Dmitry Sipyagin

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Dmitry Sergeyvich Sipyagin
Дмитрий Сергеевич Сипягин
Dmitry Sipyagin.jpg
Minister of Interior of the Russian Empire
In office
20 October 1899 – 2 April 1902
MonarchNicholas II
Preceded byIvan Goremykin
Succeeded byVyacheslav von Plehve
Governor of Moscow
In office
20 December 1891 – 31 May 1893
Preceded byVladimir Golitsyn
Succeeded byAlexander Bulygin
Governor of Courland
In office
31 March 1888 – 20 December 1891
Preceded byKonstantin Pahschenko
Succeeded byDmitry Sverbeyev
Personal details
Born
Dmitry Sergeyevich Sipyagin

(1853-03-20)20 March 1853
Kiev, Kiev Governorate, Russian Empire
Died2 April 1902(1902-04-02) (aged 49)
Mariinsky Palace, Saint Petersburg, Russian Empire
NationalityRussian

Dmitry Sergeyevich Sipyagin (Russian: Дми́трий Серге́евич Сипя́гин) (20 March [O.S. 8 March] 1853 – 15 April [O.S. 2 April] 1902) was a Russian statesman.

Political career[edit]

Born in Kiev, Sipyagin graduated from the Judicial Department of St Petersburg University in 1876. Served in the MVD as Vice Governor of Kharkov (1886–1888), Governor of Courland (1888–1891) and Governor of Moscow (1891–1893). Deputy of the Minister of State Property (1893); Deputy of the Minister of Interior (1894); Executive Director on the petitions of the Imperial Chancellery (1895–1899); Director of the Ministry of Interior (1899); Minister of Interior (1899).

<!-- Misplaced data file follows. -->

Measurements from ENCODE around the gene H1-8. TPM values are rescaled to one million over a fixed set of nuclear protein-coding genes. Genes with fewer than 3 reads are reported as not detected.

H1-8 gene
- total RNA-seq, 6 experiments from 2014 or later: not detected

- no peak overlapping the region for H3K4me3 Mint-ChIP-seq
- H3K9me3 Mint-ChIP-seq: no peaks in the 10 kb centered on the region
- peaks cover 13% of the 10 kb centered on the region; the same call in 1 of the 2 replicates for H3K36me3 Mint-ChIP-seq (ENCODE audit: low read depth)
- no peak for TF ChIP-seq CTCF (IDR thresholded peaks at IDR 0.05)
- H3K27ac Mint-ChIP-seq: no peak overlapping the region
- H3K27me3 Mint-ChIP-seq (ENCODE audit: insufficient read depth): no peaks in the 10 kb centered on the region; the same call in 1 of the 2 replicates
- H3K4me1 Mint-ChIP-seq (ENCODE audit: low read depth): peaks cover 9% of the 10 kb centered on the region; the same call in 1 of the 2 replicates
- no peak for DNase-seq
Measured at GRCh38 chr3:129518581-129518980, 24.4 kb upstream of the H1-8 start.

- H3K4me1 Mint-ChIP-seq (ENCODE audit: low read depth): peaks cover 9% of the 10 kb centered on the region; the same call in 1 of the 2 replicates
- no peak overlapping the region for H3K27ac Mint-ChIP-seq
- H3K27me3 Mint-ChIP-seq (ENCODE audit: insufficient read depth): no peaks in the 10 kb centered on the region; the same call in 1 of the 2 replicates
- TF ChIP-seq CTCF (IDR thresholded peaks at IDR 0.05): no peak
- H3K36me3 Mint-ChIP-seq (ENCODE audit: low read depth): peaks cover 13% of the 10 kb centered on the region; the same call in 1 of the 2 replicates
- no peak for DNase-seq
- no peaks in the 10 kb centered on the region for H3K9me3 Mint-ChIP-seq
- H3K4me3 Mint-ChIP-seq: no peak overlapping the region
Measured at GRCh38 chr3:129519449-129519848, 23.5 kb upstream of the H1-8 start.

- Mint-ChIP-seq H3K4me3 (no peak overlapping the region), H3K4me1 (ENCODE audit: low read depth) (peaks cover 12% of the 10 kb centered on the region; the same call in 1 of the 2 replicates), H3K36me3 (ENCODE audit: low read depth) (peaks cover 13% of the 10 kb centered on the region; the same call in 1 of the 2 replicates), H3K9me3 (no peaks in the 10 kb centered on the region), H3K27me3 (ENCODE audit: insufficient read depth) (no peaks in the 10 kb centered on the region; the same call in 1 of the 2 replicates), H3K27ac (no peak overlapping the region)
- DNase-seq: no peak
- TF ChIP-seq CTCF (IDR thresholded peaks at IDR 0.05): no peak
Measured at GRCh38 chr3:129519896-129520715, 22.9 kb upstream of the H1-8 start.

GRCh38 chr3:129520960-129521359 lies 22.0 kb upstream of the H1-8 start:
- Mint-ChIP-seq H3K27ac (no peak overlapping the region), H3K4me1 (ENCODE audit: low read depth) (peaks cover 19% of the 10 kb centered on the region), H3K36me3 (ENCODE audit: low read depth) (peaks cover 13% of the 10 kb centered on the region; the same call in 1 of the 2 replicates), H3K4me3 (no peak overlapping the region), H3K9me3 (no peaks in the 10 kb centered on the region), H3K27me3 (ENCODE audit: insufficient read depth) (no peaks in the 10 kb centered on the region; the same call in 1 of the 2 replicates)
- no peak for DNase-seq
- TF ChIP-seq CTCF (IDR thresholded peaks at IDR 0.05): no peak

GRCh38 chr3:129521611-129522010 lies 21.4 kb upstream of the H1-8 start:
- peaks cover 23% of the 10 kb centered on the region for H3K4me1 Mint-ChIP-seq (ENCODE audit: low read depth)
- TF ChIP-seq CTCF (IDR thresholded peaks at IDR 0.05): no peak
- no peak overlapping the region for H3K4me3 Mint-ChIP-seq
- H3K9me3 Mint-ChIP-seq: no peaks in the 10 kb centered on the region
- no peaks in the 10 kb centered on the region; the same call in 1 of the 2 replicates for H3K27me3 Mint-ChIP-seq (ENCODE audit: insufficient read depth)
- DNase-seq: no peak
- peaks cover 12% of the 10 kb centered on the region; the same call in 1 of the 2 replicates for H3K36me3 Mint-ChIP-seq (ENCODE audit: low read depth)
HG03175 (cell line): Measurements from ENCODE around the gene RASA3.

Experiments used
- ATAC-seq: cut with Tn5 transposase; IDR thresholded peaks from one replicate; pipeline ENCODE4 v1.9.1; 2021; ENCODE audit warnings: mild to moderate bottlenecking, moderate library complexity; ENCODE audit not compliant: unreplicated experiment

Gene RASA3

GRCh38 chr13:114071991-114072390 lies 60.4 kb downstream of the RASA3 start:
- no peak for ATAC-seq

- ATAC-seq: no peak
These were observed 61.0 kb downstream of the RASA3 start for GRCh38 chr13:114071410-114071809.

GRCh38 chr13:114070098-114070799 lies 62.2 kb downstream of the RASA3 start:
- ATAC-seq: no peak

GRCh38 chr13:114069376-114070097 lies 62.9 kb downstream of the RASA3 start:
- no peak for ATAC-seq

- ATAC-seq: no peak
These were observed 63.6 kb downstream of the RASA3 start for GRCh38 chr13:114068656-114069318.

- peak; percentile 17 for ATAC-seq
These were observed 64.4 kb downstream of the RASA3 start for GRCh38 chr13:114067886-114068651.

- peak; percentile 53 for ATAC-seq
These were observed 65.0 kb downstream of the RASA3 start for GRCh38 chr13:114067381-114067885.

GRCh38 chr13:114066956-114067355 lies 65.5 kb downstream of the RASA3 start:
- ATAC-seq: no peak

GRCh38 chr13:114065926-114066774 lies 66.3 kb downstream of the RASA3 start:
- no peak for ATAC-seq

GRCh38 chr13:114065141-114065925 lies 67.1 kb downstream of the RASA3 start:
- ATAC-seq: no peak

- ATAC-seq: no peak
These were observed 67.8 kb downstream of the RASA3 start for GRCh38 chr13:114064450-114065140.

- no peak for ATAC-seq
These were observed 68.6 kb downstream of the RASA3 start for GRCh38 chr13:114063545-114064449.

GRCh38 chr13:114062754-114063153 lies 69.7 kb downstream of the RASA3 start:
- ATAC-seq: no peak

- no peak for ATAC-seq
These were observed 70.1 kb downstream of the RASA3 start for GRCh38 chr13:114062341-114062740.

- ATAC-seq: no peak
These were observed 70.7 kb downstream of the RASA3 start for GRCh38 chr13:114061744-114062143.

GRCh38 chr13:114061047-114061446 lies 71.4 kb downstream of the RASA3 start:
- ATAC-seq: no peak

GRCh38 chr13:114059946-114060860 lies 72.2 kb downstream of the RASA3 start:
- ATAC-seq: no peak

In 1899, during the Russian Student Strike, the government had given Sipyagin "the power of imposing military service as a punishment for acts of civil disobedience towards the University authorities, and themselves to appoint special committees, or rather Courts nominated ad hoc..."[1] He remained the interior minister from 20 October 1899 to 2 April 1902.

He was assassinated in the Mariinsky Palace by Socialist-Revolutionary Stepan Balmashov. His death was a severe setback to Sergei Witte, the finance minister, who had been supported by Sipyagin but would be challenged by his successor, Vyacheslav von Plehve.[2]

Honours[edit]

Sipyagin received the Order of Saint Vladimir as an Imperial favour for the New Year 1900, shortly after accepting the position as Minister.[3]

References[edit]

  1. ^ Peter Kropotkin (1902). "Russian Schools and the Holy Synod". The Council of the Ministers, in which K. Pobedonostsev has a seat in his capacity of procurator of the Holy Synod -- in a 'Cabinet meeting,' as he writes — had thus prepared a law which gave to two ministers the power of imposing military service as a punishment for acts of civil disobedience towards the University authorities, and themselves to appoint special committees, or rather Courts nominated ad hoc, for the purpose of applying that most extraordinary punishment just as they liked.
  2. ^ Ian Nish (1985). The Origins of the Russo-Japanese War. Longman. ISBN 0582491142), p. 144.
  3. ^ "Russia". The Times (36039). London. 15 January 1900. p. 6.
Political offices
Preceded by
Ivan Goremykin
Minister of Interior
1899–1902
Succeeded by
Vyacheslav von Plehve